Addiction Relapse Prevention & Recovery

Participating in and completing treatment to overcome an addiction to substances is quite the accomplishment. For many, it means confronting the emotional and psychological factors that may have led to the development of the addiction in the first place, while also preparing for a future that no longer includes substance abuse. And while it may seem simple to those who do not struggle with chemical dependency concerns, the reality of the situation is that defeating an addiction can be rife with challenges that make achieving sobriety something to be celebrated.

Given the challenges associated with maintaining sobriety, it is imperative for individuals who recently completed treatment to partake in follow-up services. Many programs provide aftercare recommendations to recently discharged men and women so that they have the specific services and resources spelled out for them that will enable them to build upon their recovery progress. Additionally, by participating in the aftercare services that are recommended, there is an increased likelihood that a person will be able to resist the urge to return to substance abuse once more.

However, should a person complete treatment but not engage in follow-up services, there is a greater possibility that she may relapse. Relapse occurs when an individual is not able to stick to her commitment to her sobriety and resumes the use of drugs and/or alcohol. Not to be misconstrued as a character flaw, failure, or weakness, relapse is something that can happen following the completion of treatment, yet can be avoided or amended by remaining connected to resources and the support needed to continue on the path of recovery.

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Reasons Why People Relapse

There are many reasons why an individual may succumb to the abuse of substances following the completion of treatment. Among the many that are frequently reported by those in recovery, the following are the most common:

  • Overwhelming cravings for a particular drug or drugs of choice
  • Stress at school, work, or home
  • Encountering a situation in which the temptation to use is overpowering
  • Experiencing moments in which one is questioning if being sober is worth it
  • Feeling as though one has no other option but to use drugs and/or alcohol

The above reasons are but a few examples of the situations or circumstances that can cause an otherwise motivated person to resort to substance abuse again. Furthermore, the aforementioned reasons are those that further support why it is important for an individual to maintain a system of support following treatment and to participate in aftercare services once a higher level of care has been completed.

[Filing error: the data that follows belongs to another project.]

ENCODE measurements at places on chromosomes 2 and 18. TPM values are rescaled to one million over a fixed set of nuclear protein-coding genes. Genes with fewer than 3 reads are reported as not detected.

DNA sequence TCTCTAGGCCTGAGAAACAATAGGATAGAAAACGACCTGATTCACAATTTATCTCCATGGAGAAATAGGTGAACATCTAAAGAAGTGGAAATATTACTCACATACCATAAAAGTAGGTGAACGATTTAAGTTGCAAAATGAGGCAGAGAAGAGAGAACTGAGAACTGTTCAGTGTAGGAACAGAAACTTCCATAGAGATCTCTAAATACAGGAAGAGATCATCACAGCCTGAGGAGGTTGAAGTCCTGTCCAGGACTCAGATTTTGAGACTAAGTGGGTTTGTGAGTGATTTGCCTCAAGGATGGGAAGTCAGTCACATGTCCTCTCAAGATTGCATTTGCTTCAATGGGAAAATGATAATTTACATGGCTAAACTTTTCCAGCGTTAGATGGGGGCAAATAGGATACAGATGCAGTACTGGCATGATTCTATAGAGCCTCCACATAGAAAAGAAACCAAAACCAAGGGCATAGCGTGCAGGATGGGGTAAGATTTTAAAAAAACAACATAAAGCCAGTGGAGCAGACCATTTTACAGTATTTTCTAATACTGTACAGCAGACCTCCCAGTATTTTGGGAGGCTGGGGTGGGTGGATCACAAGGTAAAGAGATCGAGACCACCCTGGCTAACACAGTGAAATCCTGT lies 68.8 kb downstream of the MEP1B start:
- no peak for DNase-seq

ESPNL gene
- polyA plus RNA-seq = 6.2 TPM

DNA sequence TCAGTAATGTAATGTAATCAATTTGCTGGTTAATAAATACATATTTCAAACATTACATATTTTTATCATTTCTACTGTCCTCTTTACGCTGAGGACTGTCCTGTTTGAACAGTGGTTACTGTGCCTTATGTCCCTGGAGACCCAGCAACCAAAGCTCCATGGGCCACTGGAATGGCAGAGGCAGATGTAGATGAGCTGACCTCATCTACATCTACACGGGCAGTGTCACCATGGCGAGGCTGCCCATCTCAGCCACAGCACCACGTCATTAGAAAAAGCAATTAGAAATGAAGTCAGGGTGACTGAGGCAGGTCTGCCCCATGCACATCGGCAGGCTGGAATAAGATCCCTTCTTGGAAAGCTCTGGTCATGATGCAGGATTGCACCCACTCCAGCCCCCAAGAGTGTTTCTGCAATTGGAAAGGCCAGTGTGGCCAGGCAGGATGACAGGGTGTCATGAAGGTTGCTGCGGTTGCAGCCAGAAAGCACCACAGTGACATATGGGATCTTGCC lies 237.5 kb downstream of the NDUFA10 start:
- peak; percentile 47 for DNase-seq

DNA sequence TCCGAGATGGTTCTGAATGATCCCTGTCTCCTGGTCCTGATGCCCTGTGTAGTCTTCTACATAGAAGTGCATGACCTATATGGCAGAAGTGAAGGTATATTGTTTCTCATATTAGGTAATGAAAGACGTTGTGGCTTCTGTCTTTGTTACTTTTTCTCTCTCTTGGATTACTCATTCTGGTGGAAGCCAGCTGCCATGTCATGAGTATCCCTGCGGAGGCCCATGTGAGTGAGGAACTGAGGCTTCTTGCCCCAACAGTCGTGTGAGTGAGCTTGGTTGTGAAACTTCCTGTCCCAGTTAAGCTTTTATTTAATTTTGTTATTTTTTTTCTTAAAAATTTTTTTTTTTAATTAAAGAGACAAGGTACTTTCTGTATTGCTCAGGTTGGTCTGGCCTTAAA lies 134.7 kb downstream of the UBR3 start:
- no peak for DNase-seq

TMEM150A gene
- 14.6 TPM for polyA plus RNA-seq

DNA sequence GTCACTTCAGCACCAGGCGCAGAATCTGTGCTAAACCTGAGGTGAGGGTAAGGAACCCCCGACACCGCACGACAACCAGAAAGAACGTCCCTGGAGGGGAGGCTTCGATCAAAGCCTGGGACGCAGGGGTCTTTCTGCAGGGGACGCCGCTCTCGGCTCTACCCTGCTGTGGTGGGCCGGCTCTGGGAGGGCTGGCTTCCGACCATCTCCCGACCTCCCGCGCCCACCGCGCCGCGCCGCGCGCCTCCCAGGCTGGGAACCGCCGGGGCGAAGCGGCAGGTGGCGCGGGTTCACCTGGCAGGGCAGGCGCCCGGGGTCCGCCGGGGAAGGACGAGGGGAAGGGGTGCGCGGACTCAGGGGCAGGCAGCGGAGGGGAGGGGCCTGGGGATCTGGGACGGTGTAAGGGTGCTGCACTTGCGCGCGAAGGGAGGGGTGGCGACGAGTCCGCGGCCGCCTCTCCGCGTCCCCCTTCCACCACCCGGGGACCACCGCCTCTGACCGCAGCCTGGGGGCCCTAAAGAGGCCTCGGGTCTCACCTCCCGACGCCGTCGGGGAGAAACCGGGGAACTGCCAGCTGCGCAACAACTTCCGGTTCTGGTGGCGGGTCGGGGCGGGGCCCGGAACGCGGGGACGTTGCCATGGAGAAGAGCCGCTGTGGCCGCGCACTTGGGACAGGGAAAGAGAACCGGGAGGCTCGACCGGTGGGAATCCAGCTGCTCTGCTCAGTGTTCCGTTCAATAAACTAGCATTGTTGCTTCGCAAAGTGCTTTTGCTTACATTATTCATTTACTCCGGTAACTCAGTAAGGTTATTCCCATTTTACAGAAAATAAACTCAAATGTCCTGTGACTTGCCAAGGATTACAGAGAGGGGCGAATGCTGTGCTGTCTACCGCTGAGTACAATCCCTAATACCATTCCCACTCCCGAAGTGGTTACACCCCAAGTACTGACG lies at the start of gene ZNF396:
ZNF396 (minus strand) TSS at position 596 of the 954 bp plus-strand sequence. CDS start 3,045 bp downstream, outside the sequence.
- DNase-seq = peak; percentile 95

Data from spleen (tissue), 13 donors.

If you feel that you are in crisis, or are having thoughts about hurting yourself or others, please call 9-1-1 or go to the nearest emergency room immediately.

How to Prevent Relapse

As stated, experiencing a relapse is not to be viewed as a fault if it occurs. Recovery takes time and readjusting to living life as a sober person can involve a great deal of trial and error. There will be triumphs and setbacks, moments of self-doubt, and periods in which an individual may feel empowered by her ability to remain sober. What is important to remember, however, is that each day that one reaffirms her commitment to sobriety and remains substance-free is a victory.

If you or someone you care about has recently completed treatment and wishes to remain sober for the long-term, it could be helpful to adhere to the following recommendations for how to prevent relapse and maintain recovery:

  • Engage in the recommended aftercare services immediately after completing treatment.
  • If you were not provided with a discharge plan, consult with other professionals or give yourself an education on the aftercare services available to you and arrange to begin a program.
  • Talk about your plans for maintaining your sobriety with a few loved ones so that you have support from those you care about most.
  • Be sure to practice your coping skills.
  • Consider joining a support group in your community.
  • Secure a sponsor if you do not have one already. Also, once you have a sponsor, be sure to remain in regular contact with him or her.
  • Avoid people, places, and things that may trigger you to abuse substances.
  • Make a daily schedule for yourself and stick to it.
  • Seek more intensive treatment again if you feel you need it.

By following through on the above suggestions, you will be better able to hold true to your commitment to your sobriety and avoid relapse in the present and future.

For further guidance on how you or someone you care about can prevent relapse, or to learn about the treatment options available, feel free to contact us at Timberline Knolls today. Let us help you live the healed and recovered life that you deserve.

get confidential help now: (844) 335-1809 Email Us